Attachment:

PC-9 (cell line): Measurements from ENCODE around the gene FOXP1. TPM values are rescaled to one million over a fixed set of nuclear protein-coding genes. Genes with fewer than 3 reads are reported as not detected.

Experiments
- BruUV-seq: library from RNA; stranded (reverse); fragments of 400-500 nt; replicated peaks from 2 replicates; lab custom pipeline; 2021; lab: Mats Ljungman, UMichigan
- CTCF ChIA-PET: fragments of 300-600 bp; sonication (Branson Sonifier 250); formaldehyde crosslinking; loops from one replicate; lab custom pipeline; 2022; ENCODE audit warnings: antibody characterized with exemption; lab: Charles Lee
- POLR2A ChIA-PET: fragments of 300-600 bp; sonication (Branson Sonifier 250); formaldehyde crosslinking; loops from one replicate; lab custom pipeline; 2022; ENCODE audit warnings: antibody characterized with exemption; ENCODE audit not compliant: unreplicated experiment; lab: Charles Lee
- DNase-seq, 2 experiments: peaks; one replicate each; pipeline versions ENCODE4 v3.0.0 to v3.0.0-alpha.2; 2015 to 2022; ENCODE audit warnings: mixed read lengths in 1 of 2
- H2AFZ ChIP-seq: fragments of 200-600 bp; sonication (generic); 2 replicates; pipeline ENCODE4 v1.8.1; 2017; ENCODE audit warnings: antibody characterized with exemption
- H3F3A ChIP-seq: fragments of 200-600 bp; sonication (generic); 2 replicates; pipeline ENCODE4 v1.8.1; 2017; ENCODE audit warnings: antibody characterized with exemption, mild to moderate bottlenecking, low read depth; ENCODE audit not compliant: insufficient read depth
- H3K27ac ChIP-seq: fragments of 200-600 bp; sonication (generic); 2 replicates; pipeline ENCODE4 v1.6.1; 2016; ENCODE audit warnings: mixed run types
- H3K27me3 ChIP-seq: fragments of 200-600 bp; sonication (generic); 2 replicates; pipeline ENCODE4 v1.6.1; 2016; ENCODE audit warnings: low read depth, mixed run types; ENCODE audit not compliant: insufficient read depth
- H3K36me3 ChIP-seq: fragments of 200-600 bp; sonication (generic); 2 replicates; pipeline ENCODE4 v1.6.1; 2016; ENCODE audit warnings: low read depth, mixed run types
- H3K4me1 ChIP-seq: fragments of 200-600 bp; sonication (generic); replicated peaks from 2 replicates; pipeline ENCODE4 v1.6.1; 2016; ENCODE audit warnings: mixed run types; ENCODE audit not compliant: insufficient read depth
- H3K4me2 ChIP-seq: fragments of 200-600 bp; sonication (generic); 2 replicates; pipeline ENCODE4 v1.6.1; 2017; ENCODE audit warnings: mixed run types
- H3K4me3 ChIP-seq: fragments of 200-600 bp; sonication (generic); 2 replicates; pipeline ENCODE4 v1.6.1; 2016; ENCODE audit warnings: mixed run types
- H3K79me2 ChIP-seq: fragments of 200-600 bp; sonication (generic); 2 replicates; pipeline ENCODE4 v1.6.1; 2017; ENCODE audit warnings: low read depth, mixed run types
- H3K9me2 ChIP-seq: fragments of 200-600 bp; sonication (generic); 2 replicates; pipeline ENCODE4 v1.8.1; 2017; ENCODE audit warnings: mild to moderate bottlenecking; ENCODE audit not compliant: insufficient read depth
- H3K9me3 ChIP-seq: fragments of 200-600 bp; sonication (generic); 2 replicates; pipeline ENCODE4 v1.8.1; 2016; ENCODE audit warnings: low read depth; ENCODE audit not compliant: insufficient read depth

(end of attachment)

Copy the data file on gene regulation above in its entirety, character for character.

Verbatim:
PC-9 (cell line): Measurements from ENCODE around the gene FOXP1. TPM values are rescaled to one million over a fixed set of nuclear protein-coding genes. Genes with fewer than 3 reads are reported as not detected.

Experiments
- BruUV-seq: library from RNA; stranded (reverse); fragments of 400-500 nt; replicated peaks from 2 replicates; lab custom pipeline; 2021; lab: Mats Ljungman, UMichigan
- CTCF ChIA-PET: fragments of 300-600 bp; sonication (Branson Sonifier 250); formaldehyde crosslinking; loops from one replicate; lab custom pipeline; 2022; ENCODE audit warnings: antibody characterized with exemption; lab: Charles Lee
- POLR2A ChIA-PET: fragments of 300-600 bp; sonication (Branson Sonifier 250); formaldehyde crosslinking; loops from one replicate; lab custom pipeline; 2022; ENCODE audit warnings: antibody characterized with exemption; ENCODE audit not compliant: unreplicated experiment; lab: Charles Lee
- DNase-seq, 2 experiments: peaks; one replicate each; pipeline versions ENCODE4 v3.0.0 to v3.0.0-alpha.2; 2015 to 2022; ENCODE audit warnings: mixed read lengths in 1 of 2
- H2AFZ ChIP-seq: fragments of 200-600 bp; sonication (generic); 2 replicates; pipeline ENCODE4 v1.8.1; 2017; ENCODE audit warnings: antibody characterized with exemption
- H3F3A ChIP-seq: fragments of 200-600 bp; sonication (generic); 2 replicates; pipeline ENCODE4 v1.8.1; 2017; ENCODE audit warnings: antibody characterized with exemption, mild to moderate bottlenecking, low read depth; ENCODE audit not compliant: insufficient read depth
- H3K27ac ChIP-seq: fragments of 200-600 bp; sonication (generic); 2 replicates; pipeline ENCODE4 v1.6.1; 2016; ENCODE audit warnings: mixed run types
- H3K27me3 ChIP-seq: fragments of 200-600 bp; sonication (generic); 2 replicates; pipeline ENCODE4 v1.6.1; 2016; ENCODE audit warnings: low read depth, mixed run types; ENCODE audit not compliant: insufficient read depth
- H3K36me3 ChIP-seq: fragments of 200-600 bp; sonication (generic); 2 replicates; pipeline ENCODE4 v1.6.1; 2016; ENCODE audit warnings: low read depth, mixed run types
- H3K4me1 ChIP-seq: fragments of 200-600 bp; sonication (generic); replicated peaks from 2 replicates; pipeline ENCODE4 v1.6.1; 2016; ENCODE audit warnings: mixed run types; ENCODE audit not compliant: insufficient read depth
- H3K4me2 ChIP-seq: fragments of 200-600 bp; sonication (generic); 2 replicates; pipeline ENCODE4 v1.6.1; 2017; ENCODE audit warnings: mixed run types
- H3K4me3 ChIP-seq: fragments of 200-600 bp; sonication (generic); 2 replicates; pipeline ENCODE4 v1.6.1; 2016; ENCODE audit warnings: mixed run types
- H3K79me2 ChIP-seq: fragments of 200-600 bp; sonication (generic); 2 replicates; pipeline ENCODE4 v1.6.1; 2017; ENCODE audit warnings: low read depth, mixed run types
- H3K9me2 ChIP-seq: fragments of 200-600 bp; sonication (generic); 2 replicates; pipeline ENCODE4 v1.8.1; 2017; ENCODE audit warnings: mild to moderate bottlenecking; ENCODE audit not compliant: insufficient read depth
- H3K9me3 ChIP-seq: fragments of 200-600 bp; sonication (generic); 2 replicates; pipeline ENCODE4 v1.8.1; 2016; ENCODE audit warnings: low read depth; ENCODE audit not compliant: insufficient read depth